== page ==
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My league, my rules - my bad

Nearly all classic sports that have been successfully commercialised for the mass market – football, basketball, cricket, baseball to name just a few – have one thing in common: they have rules which ensure minimum standards for all participants. The high growth rate in esports fan bases and audiences is naturally raising questions over the regulatory situation in this very young industry, and how this impacts its successful commercialisation and attractiveness to investors and sponsors.

Different leagues, different rules

There are a vast number of esports leagues and tournaments out there, which can be roughly divided into two groups: publisher leagues, run or fully controlled by the publishers of the respective game played in the league (e.g. the Overwatch League, operated by Blizzard Entertainment) and independent leagues, operated by third party organisers independently from the respective game publishers (e.g. ESL CS:GO Pro League, organised by ESL). Publisher league regulations are usually provided by the publisher itself, and most independent leagues are regulated by the independent organisers. To date, there are only a few independent organisations trying to establish standardised esports governance for different esports leagues and games (e.g. WESA, IeSF). 

The abundance of league providers is reflected in the large number of league-related regulations: Practically all esports leagues and tournaments have their own set of rules and conditions, covering (i.a.) the commercial conditions of participation for the teams as well as rules on transfers, doping, manipulation, gambling and compliance in general.

Why is esports governance so fragmented?

While classic sports do not belong to anyone, each esports game, more precisely each game's intellectual property, is originally owned by the respective game publisher. Based on this, each game publisher can control any commercial league activities involving their game. Many game publishers have made use of this power by organizing their leagues exclusively for the particular game or controlling any league activity by mandatory "franchise" regulations. Armed with this monopoly, the publishers can set the league’s governance basically at their sole discretion. Esports teams and players can either accept the publisher's conditions and rules or they cannot play the game in an esports league, at all. Coming from this comfortable bargaining position, for now, game publishers do not see the benefits of a unified governance framework covering different esports leagues of different organisers, even though most of the governance challenges – such as doping or cheating – are the same, whatever game in whatever league is being played.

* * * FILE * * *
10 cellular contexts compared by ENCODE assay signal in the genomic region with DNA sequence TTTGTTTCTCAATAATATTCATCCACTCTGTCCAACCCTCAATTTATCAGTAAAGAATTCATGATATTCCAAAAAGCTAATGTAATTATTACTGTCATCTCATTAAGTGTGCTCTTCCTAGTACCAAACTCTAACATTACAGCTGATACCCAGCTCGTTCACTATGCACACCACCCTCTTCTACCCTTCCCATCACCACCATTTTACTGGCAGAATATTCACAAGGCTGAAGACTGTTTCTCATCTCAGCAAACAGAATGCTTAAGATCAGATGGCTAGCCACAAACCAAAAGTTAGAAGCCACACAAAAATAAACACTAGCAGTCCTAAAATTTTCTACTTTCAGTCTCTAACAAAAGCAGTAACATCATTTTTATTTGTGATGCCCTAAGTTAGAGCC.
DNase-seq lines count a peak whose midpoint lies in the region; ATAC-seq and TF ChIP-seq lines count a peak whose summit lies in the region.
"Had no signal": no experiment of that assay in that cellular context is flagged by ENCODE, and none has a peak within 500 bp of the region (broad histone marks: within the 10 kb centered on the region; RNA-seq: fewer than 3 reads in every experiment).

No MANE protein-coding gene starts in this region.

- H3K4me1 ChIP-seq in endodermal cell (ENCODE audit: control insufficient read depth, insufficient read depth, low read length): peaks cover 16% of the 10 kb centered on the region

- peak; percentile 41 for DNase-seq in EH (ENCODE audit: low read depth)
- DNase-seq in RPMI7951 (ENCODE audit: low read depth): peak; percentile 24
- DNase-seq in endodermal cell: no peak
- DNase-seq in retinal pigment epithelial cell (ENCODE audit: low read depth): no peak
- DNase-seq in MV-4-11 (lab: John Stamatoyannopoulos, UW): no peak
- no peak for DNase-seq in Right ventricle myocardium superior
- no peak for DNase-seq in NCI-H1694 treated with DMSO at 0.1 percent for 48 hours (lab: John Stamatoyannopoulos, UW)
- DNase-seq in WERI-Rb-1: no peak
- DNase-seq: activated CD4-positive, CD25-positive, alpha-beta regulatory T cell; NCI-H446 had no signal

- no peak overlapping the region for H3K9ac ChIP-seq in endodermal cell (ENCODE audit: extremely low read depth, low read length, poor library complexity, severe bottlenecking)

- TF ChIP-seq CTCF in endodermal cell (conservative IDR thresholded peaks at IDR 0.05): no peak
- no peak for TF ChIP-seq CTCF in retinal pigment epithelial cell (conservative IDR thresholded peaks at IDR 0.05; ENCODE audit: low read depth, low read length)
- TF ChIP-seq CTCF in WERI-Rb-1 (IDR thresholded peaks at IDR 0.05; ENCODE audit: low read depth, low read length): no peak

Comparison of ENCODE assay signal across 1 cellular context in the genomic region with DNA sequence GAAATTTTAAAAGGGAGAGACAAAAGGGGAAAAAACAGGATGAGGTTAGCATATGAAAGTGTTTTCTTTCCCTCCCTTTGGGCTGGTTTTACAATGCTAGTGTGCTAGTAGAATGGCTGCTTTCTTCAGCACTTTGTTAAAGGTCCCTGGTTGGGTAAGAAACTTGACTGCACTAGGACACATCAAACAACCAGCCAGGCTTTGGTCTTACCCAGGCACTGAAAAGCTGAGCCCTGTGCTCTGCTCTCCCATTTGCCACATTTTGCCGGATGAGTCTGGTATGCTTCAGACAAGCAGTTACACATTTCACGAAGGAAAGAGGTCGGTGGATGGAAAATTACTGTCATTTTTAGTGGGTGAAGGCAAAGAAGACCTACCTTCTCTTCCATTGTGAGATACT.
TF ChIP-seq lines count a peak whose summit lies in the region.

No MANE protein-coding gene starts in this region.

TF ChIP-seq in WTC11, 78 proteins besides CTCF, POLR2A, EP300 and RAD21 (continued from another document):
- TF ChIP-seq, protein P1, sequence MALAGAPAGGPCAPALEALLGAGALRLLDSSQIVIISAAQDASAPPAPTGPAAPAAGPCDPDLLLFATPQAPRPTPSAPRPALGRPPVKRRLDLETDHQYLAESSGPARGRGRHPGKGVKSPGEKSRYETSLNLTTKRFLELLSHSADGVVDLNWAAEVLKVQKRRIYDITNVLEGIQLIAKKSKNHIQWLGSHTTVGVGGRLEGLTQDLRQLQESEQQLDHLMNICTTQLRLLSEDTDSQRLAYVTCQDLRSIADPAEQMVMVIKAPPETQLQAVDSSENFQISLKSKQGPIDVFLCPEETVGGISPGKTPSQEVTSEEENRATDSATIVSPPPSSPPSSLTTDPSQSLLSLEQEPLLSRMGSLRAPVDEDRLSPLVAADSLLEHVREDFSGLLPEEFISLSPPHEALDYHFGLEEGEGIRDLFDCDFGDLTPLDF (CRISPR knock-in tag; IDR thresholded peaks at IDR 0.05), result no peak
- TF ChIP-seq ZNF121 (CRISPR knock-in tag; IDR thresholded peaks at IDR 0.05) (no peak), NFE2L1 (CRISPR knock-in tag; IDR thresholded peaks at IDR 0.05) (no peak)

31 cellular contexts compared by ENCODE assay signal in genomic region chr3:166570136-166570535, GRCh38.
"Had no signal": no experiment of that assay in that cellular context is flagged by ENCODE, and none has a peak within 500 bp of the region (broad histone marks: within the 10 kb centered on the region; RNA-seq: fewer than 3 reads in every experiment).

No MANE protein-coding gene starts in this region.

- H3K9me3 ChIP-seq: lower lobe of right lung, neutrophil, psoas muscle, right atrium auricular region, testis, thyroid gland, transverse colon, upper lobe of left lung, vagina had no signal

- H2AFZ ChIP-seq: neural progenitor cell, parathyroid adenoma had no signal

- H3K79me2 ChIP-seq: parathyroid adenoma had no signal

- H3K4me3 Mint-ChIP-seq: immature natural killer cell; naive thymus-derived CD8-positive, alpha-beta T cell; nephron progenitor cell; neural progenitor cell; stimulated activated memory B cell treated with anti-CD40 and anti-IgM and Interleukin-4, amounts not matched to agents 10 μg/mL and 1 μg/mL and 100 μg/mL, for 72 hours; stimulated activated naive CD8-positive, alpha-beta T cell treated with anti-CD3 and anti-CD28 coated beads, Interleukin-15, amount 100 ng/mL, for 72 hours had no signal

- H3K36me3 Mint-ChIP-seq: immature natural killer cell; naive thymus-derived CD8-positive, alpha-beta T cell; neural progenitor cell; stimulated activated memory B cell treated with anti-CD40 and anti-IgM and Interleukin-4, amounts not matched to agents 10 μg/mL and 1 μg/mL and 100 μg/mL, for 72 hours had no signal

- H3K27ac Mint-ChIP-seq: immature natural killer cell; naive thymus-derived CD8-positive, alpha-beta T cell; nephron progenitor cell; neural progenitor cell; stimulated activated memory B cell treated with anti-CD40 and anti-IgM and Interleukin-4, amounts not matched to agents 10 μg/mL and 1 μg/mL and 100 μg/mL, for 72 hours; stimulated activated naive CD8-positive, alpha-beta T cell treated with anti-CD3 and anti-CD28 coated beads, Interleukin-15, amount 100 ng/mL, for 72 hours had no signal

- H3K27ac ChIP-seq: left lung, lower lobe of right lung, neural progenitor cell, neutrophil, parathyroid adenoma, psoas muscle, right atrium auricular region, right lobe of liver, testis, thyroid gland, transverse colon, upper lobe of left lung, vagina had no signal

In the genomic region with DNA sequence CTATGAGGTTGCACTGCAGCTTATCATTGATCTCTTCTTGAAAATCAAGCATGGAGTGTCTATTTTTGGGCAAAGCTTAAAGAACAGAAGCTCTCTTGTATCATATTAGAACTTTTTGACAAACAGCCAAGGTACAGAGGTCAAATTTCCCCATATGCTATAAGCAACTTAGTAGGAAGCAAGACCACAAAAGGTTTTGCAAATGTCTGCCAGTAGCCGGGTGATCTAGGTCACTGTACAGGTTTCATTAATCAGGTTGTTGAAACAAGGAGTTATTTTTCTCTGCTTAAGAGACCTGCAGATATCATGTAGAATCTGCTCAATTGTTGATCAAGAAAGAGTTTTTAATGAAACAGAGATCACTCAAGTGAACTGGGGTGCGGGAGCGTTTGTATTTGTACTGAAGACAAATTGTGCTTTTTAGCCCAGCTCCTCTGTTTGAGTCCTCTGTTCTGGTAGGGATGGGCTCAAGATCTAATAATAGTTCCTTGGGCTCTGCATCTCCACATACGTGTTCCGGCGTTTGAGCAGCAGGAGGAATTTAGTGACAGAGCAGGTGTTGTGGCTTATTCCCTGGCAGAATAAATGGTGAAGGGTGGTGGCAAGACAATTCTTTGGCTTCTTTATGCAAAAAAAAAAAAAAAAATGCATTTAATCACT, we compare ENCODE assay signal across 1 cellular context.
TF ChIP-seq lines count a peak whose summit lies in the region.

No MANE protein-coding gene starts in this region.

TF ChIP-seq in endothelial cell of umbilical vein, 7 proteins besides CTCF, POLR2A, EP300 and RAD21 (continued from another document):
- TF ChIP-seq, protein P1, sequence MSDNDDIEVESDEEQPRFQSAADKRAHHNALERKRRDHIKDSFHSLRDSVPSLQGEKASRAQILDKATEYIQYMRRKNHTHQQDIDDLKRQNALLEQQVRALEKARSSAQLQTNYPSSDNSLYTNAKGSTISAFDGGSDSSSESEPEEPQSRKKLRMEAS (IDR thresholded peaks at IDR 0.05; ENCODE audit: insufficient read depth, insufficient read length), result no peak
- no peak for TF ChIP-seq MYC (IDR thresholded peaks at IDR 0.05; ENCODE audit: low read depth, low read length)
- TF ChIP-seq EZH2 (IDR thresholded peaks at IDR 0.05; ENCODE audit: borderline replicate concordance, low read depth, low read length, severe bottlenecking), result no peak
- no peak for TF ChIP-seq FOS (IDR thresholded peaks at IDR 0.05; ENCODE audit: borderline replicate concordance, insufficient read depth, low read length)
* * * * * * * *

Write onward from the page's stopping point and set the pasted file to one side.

Regulatory fragmentation also emphasises that esports is still very young, and so is its governance. As there have been no major scandals to date, the current governance structure has not yet been tested publicly. Unfortunately, this has also led the league operators (publishers as well as independent operators) to believe that they can take the league's governance lightly and do not need to submit to transparent, advanced and uniform rules established by an independent governing body like WESA or IeSF.

Why does esports governance matter?

Many independent leagues, especially less popular ones with smaller prize money, do not have an adequate legal framework. For example, many of them do not provide a detailed players’ code of conduct, which would cover anti-doping or anti-cheating rules and a transparent penalty system. These perceived weaknesses in scandal prevention, even if they are most evident in smaller leagues, opens the entire esports sector to the accusation of being unprofessional. It is no secret that this is a major reason why large investors have been reluctant to invest on a significant scale in the esports sector. In addition, the lack of uniform rules makes it difficult for the audience to compare independent leagues with each other, even though the same game is played. This makes them less interesting for the audience and, consequently, for larger investors. 

The publishers’ monopoly, on the other hand, has led to a situation where the regulations of publisher leagues are heavily one-sided. In many cases, teams and players must grant the publisher extensive media rights, even those covering activities not related to their participation in the league. Publisher power also means they sometimes reserve a unilateral right to change the league’s scope and parameters at any time. With no alternative other than to decide not to take part, teams and players agree to long binding terms and, in some cases, to high participation fees for a slot in the league.

Unlike in classic sports, esports governance does not usually stipulate the jurisdiction of a specialist arbitration court to settle disputes, specifying local courts without esports expertise instead. A notable exception is the ESL CS:GO Pro League, which has WESA as its governing body and stipulates ACES (Arbitration Court of Esports) as the applicable jurisdiction.

The future of esports regulation

It will only be a matter of time before esports follows the route taken by classic sports decades ago and unifies its governance by choosing a few legitimate governing bodies. In the long term, this will apply both to independent leagues and publisher leagues. The pressure to do so will come from the teams and the esports audience, who will come to value leagues with independent, professional and transparent esports governance. Potential large sponsors who have not yet been involved in esports will also help bring about change, by demanding the highest levels of scandal prevention across esports leagues to secure their investments.


Portrait of Martin-Lukas Landmann
Martin-Lukas Landmann
Senior Associate